South Korea Opens Doors for Nepali Workers in Shipbuilding

South Korea Opens Doors for Nepali Workers in Shipbuilding
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South Korea, a popular destination for migrant workers, has expanded its employment sector for Nepali jobseekers under the Employment Permit System (EPS). The East Asian country will now hire Nepalis to work in the shipbuilding industry, a sector previously unexplored by Nepali workers in South Korea.

A New Opportunity

The Human Resource Department of Korea has requested Nepali authorities to select as many as 3,000 individuals for the shipbuilding sector this year. This new opportunity comes as South Korea, a global leader in the shipbuilding market, faces a severe labor shortage due to a surge of orders. The country is expected to suffer an estimated shortage of 14,000 workers by the end of 2023.

The Selection Process

The selection process for the shipbuilding sector will be similar to that for the manufacturing sector. Candidates who clear both the Test of Proficiency in Korean (TOPIK) and the skill test are included in the roster. While both men and women are eligible for shipbuilding work, Korean employers might prefer hiring men, as they will be given welding-related work.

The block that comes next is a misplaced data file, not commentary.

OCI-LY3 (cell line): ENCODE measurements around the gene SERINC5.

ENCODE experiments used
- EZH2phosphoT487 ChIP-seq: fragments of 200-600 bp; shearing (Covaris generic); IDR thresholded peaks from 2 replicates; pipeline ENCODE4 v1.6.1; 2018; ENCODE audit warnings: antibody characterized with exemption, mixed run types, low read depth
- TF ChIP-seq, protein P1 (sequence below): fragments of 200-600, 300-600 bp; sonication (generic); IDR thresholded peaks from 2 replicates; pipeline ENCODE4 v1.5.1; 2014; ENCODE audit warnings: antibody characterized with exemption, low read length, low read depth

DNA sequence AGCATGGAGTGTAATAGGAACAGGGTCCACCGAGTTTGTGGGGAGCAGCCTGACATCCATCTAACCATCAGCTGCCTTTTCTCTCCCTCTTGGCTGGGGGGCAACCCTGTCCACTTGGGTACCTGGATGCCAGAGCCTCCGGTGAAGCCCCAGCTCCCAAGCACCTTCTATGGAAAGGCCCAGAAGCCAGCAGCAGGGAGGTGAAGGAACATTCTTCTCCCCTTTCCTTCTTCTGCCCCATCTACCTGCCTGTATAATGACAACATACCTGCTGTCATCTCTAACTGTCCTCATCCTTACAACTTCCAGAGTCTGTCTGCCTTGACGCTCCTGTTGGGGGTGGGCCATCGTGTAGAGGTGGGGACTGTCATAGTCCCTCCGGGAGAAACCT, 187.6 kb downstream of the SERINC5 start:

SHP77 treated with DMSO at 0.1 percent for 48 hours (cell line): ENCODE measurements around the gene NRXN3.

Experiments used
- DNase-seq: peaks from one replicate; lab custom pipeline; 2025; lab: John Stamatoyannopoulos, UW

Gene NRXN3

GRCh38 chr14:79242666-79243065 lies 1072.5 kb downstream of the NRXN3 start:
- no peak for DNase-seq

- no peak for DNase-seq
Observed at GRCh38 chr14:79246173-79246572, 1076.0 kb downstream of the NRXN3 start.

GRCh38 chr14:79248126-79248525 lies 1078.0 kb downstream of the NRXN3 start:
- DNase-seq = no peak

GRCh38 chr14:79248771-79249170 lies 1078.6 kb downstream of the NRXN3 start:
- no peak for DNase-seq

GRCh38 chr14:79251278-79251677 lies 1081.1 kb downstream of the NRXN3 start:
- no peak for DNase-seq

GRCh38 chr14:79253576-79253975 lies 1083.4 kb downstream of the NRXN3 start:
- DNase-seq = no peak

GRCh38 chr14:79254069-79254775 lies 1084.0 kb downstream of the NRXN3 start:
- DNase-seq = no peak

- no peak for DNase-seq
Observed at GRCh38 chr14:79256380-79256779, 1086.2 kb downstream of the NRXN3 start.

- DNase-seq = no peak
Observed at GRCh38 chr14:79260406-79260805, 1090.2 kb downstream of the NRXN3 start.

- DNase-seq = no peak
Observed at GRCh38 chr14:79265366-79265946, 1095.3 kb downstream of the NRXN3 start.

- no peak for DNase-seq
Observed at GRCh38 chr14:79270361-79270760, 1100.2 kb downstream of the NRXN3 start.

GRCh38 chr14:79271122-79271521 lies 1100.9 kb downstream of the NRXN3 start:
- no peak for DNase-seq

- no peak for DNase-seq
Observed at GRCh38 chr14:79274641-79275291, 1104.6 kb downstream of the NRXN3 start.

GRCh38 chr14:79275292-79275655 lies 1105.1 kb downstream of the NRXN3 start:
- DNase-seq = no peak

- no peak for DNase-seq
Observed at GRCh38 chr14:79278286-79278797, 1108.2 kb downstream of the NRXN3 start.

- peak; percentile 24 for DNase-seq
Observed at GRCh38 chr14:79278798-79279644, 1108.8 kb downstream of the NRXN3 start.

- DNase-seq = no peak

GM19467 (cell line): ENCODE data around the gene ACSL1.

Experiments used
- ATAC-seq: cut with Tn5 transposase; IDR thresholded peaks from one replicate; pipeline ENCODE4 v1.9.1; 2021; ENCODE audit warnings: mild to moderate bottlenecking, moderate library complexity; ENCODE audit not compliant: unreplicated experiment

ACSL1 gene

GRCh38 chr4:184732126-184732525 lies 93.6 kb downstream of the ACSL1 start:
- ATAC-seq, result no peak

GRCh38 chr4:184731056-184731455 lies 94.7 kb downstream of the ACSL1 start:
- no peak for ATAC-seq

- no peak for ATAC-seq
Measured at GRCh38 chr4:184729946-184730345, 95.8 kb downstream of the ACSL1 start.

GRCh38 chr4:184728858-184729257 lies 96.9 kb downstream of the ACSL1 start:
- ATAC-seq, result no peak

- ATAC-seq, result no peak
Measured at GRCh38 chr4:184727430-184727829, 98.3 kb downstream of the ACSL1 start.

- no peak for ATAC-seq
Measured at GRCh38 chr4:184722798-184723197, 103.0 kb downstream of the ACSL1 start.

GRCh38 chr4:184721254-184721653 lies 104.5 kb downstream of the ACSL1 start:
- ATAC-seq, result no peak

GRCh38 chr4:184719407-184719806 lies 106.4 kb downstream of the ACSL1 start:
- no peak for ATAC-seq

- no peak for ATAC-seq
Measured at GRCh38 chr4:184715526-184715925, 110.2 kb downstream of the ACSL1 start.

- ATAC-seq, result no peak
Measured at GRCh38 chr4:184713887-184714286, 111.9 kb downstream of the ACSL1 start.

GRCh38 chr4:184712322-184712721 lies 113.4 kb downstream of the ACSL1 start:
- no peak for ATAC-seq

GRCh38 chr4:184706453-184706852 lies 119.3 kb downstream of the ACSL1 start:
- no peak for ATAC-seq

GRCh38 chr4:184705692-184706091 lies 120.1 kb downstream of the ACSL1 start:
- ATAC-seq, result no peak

Successful candidates will receive two months' training with salary before being put to work in the shipyards. Workers putting in 209 hours a month will earn 2,010,580 won (around Rs200,000). The actual salary and benefits in the shipbuilding sector might be slightly higher than in the other two sectors.

The Cost of Aspiring for South Korean Jobs

Despite the demand and competition for South Korean jobs, concerns regarding the cost aspiring workers have to bear have often been neglected. Recruitment is done under the government-to-government modality, and workers have to pay all recruitment-related expenses. Fees for language classes, rent, food costs, examination fee, visa, and airfare add to their expenses.

A research paper published recently shows that migrant workers going to South Korea are better educated and more well-off than those going to the Gulf and Malaysia, indicating high recruitment and related costs. There is a need to evaluate and bring down the financial and social costs for securing South Korean jobs.

The opening of the shipbuilding sector in South Korea for Nepali workers is a significant development. It not only provides a new avenue for employment but also contributes to addressing the labor shortage in the South Korean shipbuilding industry. However, it is crucial to address the high costs associated with securing these jobs to ensure that this opportunity is accessible to a broader range of Nepali workers.